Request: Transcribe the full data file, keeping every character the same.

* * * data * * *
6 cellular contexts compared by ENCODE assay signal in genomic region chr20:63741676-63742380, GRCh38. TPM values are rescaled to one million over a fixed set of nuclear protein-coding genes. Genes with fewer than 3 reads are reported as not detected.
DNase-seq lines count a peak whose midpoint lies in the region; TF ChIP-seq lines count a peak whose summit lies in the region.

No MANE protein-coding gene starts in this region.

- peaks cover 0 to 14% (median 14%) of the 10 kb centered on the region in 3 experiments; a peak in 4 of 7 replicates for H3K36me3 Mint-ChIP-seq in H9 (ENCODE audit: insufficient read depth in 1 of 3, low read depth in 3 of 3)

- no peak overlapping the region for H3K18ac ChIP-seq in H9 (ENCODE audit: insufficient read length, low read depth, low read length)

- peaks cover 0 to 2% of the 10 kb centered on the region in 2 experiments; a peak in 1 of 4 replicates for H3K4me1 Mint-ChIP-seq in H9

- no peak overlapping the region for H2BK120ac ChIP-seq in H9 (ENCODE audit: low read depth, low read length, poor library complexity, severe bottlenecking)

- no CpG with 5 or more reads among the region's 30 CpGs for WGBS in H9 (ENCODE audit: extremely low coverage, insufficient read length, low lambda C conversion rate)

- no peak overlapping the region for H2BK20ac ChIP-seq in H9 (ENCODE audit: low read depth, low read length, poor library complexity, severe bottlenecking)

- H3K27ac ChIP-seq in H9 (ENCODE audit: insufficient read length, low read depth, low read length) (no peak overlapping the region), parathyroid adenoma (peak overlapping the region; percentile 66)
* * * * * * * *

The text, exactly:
6 cellular contexts compared by ENCODE assay signal in genomic region chr20:63741676-63742380, GRCh38. TPM values are rescaled to one million over a fixed set of nuclear protein-coding genes. Genes with fewer than 3 reads are reported as not detected.
DNase-seq lines count a peak whose midpoint lies in the region; TF ChIP-seq lines count a peak whose summit lies in the region.

No MANE protein-coding gene starts in this region.

- peaks cover 0 to 14% (median 14%) of the 10 kb centered on the region in 3 experiments; a peak in 4 of 7 replicates for H3K36me3 Mint-ChIP-seq in H9 (ENCODE audit: insufficient read depth in 1 of 3, low read depth in 3 of 3)

- no peak overlapping the region for H3K18ac ChIP-seq in H9 (ENCODE audit: insufficient read length, low read depth, low read length)

- peaks cover 0 to 2% of the 10 kb centered on the region in 2 experiments; a peak in 1 of 4 replicates for H3K4me1 Mint-ChIP-seq in H9

- no peak overlapping the region for H2BK120ac ChIP-seq in H9 (ENCODE audit: low read depth, low read length, poor library complexity, severe bottlenecking)

- no CpG with 5 or more reads among the region's 30 CpGs for WGBS in H9 (ENCODE audit: extremely low coverage, insufficient read length, low lambda C conversion rate)

- no peak overlapping the region for H2BK20ac ChIP-seq in H9 (ENCODE audit: low read depth, low read length, poor library complexity, severe bottlenecking)

- H3K27ac ChIP-seq in H9 (ENCODE audit: insufficient read length, low read depth, low read length) (no peak overlapping the region), parathyroid adenoma (peak overlapping the region; percentile 66)